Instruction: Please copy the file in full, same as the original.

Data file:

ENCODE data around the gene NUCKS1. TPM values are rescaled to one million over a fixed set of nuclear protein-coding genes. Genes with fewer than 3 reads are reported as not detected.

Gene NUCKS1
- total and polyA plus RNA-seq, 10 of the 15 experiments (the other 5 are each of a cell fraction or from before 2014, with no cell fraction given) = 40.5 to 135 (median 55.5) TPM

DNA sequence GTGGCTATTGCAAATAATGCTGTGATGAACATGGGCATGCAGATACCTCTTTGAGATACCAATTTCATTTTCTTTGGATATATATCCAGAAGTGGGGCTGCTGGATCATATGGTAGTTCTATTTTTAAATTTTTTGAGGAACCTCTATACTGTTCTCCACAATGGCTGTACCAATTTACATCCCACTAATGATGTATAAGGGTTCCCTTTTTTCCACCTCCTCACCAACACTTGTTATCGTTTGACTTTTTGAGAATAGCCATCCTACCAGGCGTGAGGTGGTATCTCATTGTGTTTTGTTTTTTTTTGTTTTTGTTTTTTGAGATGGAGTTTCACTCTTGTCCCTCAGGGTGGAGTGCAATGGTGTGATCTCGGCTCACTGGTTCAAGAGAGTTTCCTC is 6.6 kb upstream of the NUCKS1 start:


ENCODE data around the gene NUCKS1. TPM values are rescaled to one million over a fixed set of nuclear protein-coding genes. Genes with fewer than 3 reads are reported as not detected.

Gene NUCKS1
- total and polyA plus RNA-seq, 10 of the 15 experiments (the other 5 are each of a cell fraction or from before 2014, with no cell fraction given) = 40.5 to 135 (median 55.5) TPM

DNA sequence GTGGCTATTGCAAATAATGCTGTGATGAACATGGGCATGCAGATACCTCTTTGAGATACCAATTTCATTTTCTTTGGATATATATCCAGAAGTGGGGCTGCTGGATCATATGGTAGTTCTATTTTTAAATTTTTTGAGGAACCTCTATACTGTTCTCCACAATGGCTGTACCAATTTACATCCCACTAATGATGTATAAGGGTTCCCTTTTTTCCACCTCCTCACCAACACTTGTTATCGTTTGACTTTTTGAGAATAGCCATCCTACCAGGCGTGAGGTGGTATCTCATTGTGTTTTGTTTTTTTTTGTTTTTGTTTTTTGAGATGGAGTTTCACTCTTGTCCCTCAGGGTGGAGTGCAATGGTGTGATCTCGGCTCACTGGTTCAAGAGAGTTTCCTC is 6.6 kb upstream of the NUCKS1 start: